• Record: found
              • Abstract: found
              • Article: not found

              Alzheimer's disease: strategies for disease modification.

               Martin Citron (2010)
              Alzheimer's disease is the largest unmet medical need in neurology. Current drugs improve symptoms, but do not have profound disease-modifying effects. However, in recent years, several approaches aimed at inhibiting disease progression have advanced to clinical trials. Among these, strategies targeting the production and clearance of the amyloid-beta peptide - a cardinal feature of Alzheimer's disease that is thought to be important in disease pathogenesis - are the most advanced. Approaches aimed at modulating the abnormal aggregation of tau filaments (another key feature of the disease), and those targeting metabolic dysfunction, are also being evaluated in the clinic. This article discusses recent progress with each of these strategies, with a focus on anti-amyloid strategies, highlighting the lessons learned and the challenges that remain.

                Author and article information

                Drug Des Devel Ther
                Drug Des Devel Ther
                Drug Design, Development and Therapy
                Dove Medical Press
                22 February 2013
                : 7
                : 117-125
                [1 ]Department of Neurology, Xinhua Hospital affiliated to Shanghai Jiaotong University School of Medicine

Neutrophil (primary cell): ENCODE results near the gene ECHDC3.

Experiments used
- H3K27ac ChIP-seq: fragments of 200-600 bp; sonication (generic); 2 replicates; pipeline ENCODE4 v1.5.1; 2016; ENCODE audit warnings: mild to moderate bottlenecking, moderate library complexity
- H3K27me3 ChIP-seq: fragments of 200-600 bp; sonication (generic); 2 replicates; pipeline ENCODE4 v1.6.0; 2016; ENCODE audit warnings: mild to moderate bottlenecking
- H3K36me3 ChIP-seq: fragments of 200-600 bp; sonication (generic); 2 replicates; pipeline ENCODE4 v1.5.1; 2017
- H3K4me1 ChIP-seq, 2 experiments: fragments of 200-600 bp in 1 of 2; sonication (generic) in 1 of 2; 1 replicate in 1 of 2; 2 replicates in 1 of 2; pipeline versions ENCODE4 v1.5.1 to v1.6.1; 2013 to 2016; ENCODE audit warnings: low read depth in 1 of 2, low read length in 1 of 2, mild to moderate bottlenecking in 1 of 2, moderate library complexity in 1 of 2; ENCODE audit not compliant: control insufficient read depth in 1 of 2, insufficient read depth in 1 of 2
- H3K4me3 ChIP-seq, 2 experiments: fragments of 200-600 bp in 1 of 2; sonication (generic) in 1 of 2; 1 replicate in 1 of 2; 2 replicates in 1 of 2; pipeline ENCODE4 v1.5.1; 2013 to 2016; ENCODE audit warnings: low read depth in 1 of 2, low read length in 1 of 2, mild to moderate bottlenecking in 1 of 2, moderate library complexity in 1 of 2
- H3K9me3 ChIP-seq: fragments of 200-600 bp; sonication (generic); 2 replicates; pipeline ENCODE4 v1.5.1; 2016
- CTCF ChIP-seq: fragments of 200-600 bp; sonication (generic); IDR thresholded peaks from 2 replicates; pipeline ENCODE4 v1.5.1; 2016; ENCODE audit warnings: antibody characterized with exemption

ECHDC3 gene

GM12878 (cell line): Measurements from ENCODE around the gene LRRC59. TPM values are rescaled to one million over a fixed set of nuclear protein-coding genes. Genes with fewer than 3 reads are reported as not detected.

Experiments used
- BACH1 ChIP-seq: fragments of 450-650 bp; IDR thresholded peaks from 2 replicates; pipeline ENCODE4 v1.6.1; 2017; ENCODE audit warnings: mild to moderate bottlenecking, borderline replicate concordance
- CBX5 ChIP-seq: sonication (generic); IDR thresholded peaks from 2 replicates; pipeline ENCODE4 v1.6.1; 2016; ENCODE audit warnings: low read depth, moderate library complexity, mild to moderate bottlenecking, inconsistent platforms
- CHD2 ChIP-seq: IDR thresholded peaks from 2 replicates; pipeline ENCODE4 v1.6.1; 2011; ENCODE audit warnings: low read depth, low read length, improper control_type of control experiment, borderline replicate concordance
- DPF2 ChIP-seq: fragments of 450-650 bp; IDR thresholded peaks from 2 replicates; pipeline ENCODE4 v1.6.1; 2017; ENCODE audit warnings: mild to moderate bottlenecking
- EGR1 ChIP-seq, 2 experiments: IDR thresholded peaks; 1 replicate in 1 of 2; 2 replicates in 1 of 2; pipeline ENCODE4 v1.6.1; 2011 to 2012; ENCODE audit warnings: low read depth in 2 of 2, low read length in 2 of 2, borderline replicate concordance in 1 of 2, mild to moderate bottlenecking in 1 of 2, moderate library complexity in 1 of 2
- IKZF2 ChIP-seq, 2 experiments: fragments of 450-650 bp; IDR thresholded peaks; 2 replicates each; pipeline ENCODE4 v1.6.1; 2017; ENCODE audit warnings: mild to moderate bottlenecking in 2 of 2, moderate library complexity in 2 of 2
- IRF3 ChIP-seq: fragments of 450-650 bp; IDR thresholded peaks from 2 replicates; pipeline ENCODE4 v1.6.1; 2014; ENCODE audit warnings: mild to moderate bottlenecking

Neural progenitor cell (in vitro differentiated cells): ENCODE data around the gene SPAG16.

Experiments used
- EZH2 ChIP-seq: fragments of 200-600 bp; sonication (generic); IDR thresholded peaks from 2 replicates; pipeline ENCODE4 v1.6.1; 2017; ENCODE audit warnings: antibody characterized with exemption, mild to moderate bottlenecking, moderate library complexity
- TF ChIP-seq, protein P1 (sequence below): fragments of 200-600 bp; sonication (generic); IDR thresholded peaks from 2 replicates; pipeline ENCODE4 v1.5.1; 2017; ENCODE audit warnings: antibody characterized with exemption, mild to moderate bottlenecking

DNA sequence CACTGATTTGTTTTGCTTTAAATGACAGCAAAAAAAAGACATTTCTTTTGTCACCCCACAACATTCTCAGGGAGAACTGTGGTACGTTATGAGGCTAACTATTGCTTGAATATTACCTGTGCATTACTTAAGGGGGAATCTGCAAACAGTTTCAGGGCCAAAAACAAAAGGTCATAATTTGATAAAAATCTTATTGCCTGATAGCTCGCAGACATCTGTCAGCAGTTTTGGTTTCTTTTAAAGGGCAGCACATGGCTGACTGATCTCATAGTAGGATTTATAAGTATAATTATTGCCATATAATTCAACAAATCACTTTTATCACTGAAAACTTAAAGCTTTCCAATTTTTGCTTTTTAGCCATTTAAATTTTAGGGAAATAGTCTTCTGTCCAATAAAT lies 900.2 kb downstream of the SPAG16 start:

[2 ]School of Pharmacy, Shanghai Jiaotong University, Shanghai
                [3 ]Department of Neurology, Jinshan Hospital, Fudan University, Shanghai, People’s Republic of ChinaSchool of Pharmacy, Shanghai Jiaotong University, 800 Dongchuan Road, Shanghai 200240, People’s Republic of China Tel/fax +86 21 3420 5072 Email yuanweien@ 123456126.com
                Author notes
                Correspondence: Zhenguo Liu Department of Neurology, Xinhua Hospital affiliated to Shanghai Jiaotong University School of Medicine, 1665 Kongjiang Road, Shanghai 200092, People’s Republic of China Tel/fax +86 21 6579 0000 Email zhenguoliu2011@ 123456yahoo.com.cn

                These authors contributed equally to this work

                © 2013 Chen et al, publisher and licensee Dove Medical Press Ltd

                This is an Open Access article which permits unrestricted noncommercial use, provided the original work is properly cited.


                Pharmacology & Pharmaceutical medicine

                rnai, â-amyloid, tau, amyloid precursor protein


                Comment on this article